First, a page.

Marx on Monday: Bob Geldof

There’s been a little too much criticism recently from people who have neither right nor qualification to comment on major liberal issues such as third world aid and climate change. One such sad individual, as usual, is the right wing rent a quote guru – James Delingpole. Week after week in column after column he pours scorn on the very concept of global warming and aid for Africa – and he knows absolutely nothing about either.

Okay, Delingpole might have gone to Oxford University and have a brain the size of a planet – but he graduated with a degree in English (although you wouldn’t think it if you read his writing) not science. When are idiots like Delingpole going to realise that when it comes to major issues like anthropogenic climate change or third world poverty we’re not in the slightest bit interested in what unqualified idiots like him have got to say? The only people we liberals will listen to on such issues are highly qualified scientists who are experts in their field or uninformed liberal celebrities.

By coincidence I was reminded of how eloquent and clear thinking liberal celebrities can be only last week.  I was in Filthy McNasty’s, London’s finest Irish Pub, enjoying a pint of Guinness when the man on the bar stool next to me, who was reading a newspaper, suddenly exploded, “what a load of shite!”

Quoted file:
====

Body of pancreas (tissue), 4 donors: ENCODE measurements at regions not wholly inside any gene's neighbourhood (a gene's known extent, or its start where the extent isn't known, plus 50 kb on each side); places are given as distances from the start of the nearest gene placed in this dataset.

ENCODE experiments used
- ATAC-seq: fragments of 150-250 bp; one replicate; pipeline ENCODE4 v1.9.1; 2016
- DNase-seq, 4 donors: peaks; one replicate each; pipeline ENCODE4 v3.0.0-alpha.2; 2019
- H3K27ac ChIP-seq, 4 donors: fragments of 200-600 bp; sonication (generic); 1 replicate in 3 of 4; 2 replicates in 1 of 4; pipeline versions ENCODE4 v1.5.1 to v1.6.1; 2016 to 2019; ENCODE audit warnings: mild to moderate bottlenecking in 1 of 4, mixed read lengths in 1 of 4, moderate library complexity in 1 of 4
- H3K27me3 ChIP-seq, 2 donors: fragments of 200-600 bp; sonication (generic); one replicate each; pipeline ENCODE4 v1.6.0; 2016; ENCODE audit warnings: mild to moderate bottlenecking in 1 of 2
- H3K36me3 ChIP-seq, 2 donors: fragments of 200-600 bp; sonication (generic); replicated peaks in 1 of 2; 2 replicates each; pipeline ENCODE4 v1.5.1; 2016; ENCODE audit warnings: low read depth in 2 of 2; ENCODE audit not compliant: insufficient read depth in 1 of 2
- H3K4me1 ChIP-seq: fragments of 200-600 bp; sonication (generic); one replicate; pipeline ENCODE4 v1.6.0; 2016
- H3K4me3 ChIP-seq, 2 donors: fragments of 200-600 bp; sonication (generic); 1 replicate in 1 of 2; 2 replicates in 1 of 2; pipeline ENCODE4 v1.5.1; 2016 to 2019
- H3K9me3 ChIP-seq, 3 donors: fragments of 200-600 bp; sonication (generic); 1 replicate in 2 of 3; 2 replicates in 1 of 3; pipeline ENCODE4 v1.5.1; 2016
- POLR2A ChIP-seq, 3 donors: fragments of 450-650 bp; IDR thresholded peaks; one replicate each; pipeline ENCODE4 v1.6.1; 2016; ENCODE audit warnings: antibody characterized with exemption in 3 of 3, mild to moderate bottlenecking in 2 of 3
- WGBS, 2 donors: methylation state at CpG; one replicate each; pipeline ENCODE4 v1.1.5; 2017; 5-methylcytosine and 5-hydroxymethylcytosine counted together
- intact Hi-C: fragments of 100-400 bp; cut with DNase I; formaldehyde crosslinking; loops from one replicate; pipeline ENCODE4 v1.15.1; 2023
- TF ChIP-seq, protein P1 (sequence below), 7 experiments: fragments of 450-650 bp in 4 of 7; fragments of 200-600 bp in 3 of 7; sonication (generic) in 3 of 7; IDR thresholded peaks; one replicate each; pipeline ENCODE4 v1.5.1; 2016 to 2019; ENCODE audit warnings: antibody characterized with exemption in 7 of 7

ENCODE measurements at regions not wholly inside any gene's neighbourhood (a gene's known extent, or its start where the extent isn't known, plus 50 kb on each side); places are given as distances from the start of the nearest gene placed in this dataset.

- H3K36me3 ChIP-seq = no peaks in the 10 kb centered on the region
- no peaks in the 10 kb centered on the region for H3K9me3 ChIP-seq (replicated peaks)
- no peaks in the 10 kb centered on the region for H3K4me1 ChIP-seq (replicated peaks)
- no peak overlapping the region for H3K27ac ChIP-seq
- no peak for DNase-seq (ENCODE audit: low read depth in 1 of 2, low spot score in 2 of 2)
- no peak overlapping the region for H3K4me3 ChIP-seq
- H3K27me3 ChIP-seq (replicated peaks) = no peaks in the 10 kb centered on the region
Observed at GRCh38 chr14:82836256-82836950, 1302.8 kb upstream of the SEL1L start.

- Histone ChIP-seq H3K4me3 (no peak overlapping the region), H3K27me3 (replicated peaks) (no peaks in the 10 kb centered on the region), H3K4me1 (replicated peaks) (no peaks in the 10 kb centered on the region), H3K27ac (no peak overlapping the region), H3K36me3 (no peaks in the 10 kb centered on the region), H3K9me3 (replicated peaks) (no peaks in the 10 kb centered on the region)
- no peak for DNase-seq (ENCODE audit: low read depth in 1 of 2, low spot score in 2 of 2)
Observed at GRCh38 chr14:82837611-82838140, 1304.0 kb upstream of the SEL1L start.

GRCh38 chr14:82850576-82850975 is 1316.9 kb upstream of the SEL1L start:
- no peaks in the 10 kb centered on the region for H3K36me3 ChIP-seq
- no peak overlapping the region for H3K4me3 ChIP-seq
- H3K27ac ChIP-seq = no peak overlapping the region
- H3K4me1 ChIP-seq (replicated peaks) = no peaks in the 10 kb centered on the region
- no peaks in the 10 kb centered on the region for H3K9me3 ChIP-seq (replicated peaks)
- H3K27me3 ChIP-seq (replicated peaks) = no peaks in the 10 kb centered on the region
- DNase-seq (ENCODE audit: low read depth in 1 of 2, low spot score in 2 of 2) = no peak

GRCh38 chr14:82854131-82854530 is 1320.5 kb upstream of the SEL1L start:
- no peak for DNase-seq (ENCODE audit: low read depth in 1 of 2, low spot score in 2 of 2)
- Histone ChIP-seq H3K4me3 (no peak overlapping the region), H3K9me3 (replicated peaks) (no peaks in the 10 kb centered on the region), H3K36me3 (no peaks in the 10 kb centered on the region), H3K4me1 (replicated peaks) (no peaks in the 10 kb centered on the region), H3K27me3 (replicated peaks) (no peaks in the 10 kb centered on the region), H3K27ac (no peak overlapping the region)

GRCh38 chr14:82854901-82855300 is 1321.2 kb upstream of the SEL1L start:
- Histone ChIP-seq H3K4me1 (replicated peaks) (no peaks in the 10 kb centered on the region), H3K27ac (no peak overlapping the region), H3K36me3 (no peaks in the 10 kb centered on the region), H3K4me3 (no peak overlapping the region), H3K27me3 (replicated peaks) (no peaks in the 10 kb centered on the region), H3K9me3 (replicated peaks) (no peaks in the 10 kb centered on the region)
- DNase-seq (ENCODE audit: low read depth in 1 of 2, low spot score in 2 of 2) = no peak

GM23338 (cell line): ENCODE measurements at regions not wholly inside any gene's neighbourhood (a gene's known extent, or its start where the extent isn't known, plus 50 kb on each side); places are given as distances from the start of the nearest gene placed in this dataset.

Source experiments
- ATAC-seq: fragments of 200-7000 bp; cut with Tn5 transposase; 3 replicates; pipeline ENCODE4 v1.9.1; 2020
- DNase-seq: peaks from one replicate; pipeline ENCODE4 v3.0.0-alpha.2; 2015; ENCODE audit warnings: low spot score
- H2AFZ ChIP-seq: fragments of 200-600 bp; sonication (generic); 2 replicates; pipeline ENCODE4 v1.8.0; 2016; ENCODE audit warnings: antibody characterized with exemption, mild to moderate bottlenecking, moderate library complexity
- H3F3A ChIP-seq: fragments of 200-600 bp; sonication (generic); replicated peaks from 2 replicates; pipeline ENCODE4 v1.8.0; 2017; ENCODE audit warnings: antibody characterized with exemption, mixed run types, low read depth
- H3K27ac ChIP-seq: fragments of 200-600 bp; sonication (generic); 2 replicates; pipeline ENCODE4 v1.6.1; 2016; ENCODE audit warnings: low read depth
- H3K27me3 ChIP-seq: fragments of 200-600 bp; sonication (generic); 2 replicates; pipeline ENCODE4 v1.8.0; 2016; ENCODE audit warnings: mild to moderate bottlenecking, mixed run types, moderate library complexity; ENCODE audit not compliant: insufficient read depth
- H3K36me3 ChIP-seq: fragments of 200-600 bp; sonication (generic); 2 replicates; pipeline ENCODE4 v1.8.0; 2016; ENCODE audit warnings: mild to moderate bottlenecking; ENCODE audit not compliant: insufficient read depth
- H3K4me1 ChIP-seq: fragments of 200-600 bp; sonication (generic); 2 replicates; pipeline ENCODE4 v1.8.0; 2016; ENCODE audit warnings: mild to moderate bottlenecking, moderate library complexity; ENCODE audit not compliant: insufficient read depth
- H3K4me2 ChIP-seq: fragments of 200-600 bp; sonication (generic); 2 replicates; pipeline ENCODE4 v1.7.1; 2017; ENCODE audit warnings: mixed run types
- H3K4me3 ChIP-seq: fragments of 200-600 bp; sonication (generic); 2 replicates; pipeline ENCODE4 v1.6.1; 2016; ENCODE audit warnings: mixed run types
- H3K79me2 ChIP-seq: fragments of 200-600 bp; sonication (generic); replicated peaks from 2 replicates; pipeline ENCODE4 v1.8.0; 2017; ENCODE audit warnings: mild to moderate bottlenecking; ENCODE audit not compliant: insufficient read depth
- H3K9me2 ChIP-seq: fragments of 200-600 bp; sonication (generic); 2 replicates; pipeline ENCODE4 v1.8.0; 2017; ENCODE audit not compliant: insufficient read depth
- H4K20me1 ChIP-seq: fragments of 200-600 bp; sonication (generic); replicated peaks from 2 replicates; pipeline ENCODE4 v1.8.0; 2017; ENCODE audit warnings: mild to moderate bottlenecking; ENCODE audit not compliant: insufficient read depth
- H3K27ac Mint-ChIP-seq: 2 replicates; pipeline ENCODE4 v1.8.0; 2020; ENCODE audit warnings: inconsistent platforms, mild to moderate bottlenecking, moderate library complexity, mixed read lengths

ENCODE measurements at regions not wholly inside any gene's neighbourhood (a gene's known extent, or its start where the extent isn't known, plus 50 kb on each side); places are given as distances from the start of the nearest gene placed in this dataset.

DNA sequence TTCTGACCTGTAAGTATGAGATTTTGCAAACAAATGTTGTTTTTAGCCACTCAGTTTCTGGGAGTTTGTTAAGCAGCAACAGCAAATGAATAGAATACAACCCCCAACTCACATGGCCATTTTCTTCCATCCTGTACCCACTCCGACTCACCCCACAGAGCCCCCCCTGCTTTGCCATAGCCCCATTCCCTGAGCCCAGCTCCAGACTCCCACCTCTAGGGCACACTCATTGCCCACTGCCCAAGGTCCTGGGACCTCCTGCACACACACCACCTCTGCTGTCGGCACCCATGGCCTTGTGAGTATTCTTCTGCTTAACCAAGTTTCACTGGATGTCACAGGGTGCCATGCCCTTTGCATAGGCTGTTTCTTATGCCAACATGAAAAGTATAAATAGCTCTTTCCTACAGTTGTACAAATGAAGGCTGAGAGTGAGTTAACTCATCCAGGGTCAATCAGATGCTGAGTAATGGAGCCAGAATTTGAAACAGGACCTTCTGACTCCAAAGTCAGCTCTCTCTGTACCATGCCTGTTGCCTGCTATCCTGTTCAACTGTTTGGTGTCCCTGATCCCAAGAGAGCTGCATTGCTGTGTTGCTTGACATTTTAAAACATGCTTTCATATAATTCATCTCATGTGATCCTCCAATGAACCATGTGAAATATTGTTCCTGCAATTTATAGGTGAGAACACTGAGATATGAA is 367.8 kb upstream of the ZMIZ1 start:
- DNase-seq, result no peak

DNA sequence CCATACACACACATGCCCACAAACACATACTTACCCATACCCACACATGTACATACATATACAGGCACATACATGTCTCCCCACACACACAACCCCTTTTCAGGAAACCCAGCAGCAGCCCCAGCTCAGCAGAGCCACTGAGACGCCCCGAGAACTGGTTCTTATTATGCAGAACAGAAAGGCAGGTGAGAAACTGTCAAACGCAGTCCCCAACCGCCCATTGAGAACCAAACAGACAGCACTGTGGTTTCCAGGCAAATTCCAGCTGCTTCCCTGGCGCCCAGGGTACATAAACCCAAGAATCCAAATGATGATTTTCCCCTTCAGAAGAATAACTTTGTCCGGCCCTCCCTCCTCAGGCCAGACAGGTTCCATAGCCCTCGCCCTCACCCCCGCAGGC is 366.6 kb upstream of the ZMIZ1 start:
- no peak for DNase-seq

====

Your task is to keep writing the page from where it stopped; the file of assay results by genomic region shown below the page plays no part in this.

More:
I looked up in surprise at the eruption and gasped, for the man was none other than legendary philanthropist and savior of the planet Sir Bob Geldof.

“Hello Sir Bob,” I greeted the writer of such classic and clever hits like Mary of the 4th Form warmly, “what’s making you so angry?”

“It’s a stupid article by that idiot James Delingpole,” he replied, “casting doubt on global warming.”

“Do you think there is global warming,” I asked the man who called his first daughter Fifi Trixibelle, “and that it’s caused by human carbon emissions?”

“There’s no doubt about it Kevin,” he replied. “I was speaking last week to 8,000 young delegates from 190 countries at the One Young World Summit in Johannesburg and I explained to them that unless we act now the world will end in 2030.”

“End in 2030,” I was flabbergasted, “how?”

“There will be a mass extinction just like there was with the dinosaurs,” Bob shared his expert scientific knowledge with me, “it won’t be like world war one or world war two it will be the end of human life on planet earth.”

“I knew the planet was in danger,” I replied, “but I didn’t realise it would be destroyed by 2030.”

“We may not reach 2030,” Bob became animated, “we need to take drastic action now.”

“What sort of action?” I asked the man who called his second child Peaches Honeyblossom.